Written by Andrew Kung. All opinions expressed in this article belong to the author. Beauty is a new section of CNN Style. I always knew that, as an Asian American man growing up in the United States, I wasn't as desirable or "American" as my peers. As a kid, I never saw Asian men dating outside of our race, or with white women especially. Non-Asian women felt inaccessible, fueling a preexisting feeling of invisibility -- one driven by micro-aggressions, a lack of representation and, ultimately, stereotypes that painted us as passive, emasculated boys lacking sex appeal and a voice.
1. Trends and patterns in intermarriage | Pew Research Center
Yue Qian does not work for, consult, own shares in or receive funding from any company or organisation that would benefit from this article, and has disclosed no relevant affiliations beyond their academic appointment. In fact, this is now one of the most popular ways heterosexual couples meet. Online dating provides users with access to thousands , sometimes millions, of potential partners they are otherwise unlikely to encounter. It is fascinating to see how online dating — with its expanded dating pools — transforms our dating prospects. Can we broaden our social network to a variety of backgrounds and cultures by accessing thousands of profiles? Or do we limit our choice of partners through targeted searches and strict preference filters? When photos are readily available for users to evaluate before they decide to chat online or meet offline, who can say that love is blind?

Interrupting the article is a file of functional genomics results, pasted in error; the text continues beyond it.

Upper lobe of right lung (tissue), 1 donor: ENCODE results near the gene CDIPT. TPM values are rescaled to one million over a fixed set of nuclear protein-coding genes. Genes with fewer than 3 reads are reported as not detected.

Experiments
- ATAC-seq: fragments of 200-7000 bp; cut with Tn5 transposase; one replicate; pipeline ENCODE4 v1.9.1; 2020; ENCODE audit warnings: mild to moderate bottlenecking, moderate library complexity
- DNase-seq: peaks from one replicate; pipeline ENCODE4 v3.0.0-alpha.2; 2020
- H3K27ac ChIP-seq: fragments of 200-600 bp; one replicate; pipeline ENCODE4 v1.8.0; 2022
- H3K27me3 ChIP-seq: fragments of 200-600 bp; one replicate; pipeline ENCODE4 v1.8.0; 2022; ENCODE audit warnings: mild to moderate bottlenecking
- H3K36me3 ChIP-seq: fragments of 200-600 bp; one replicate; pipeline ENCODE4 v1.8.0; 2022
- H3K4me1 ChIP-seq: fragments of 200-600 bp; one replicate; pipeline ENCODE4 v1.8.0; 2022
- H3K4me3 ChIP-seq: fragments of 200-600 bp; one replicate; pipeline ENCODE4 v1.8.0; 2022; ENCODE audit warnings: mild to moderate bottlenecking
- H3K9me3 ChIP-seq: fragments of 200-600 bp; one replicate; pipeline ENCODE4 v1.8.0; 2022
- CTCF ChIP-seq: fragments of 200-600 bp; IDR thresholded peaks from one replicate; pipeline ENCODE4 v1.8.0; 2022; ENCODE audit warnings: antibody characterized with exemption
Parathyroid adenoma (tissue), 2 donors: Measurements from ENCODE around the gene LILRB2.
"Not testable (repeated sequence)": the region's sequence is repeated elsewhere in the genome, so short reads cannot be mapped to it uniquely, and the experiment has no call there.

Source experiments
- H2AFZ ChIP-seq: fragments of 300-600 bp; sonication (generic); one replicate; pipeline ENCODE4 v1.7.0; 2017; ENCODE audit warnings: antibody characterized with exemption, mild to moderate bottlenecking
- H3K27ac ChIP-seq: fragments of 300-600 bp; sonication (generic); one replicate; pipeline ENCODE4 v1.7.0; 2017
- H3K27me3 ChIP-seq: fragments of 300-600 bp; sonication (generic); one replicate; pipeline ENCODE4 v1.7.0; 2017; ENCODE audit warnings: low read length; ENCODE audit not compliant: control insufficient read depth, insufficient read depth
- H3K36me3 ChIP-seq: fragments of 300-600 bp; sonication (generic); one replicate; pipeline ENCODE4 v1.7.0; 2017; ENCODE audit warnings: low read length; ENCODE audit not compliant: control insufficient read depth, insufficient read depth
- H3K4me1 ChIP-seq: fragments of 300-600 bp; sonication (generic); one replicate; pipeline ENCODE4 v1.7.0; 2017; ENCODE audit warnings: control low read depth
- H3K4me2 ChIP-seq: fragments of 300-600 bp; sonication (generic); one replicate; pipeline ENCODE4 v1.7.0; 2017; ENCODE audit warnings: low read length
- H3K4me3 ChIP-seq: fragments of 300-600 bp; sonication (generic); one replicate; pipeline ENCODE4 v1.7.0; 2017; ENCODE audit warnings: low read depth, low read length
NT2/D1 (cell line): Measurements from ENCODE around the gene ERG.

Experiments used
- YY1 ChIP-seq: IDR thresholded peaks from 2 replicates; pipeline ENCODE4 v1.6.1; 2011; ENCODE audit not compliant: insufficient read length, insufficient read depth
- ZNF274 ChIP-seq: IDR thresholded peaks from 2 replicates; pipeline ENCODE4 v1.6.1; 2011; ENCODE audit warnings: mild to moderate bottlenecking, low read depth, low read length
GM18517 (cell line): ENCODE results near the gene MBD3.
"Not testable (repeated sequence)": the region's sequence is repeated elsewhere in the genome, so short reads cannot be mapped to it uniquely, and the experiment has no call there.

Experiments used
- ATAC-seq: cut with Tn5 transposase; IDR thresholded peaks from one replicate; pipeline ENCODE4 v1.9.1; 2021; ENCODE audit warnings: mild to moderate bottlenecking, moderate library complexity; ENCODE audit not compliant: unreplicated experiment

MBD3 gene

When I was in my second year of university, a stranger approached a friend and me on the streets of Melbourne, asking to photograph us for his website about interracial couples. A little taken aback, we told him we weren't together but had friends that might fit the bill. He went on to explain that many of his friends were Asian men who thought Anglo-Australian women just weren't interested in dating them.
By Gretchen Livingston and Anna Brown. Since then, intermarriage rates have steadily climbed. All told, more than , newlyweds in had recently entered into a marriage with someone of a different race or ethnicity. By comparison, in , the first year for which detailed data are available, about , newlyweds had done so. The long-term annual growth in newlyweds marrying someone of a different race or ethnicity has led to dramatic increases in the overall number of people who are presently intermarried — including both those who recently married and those who did so years, or even decades, earlier.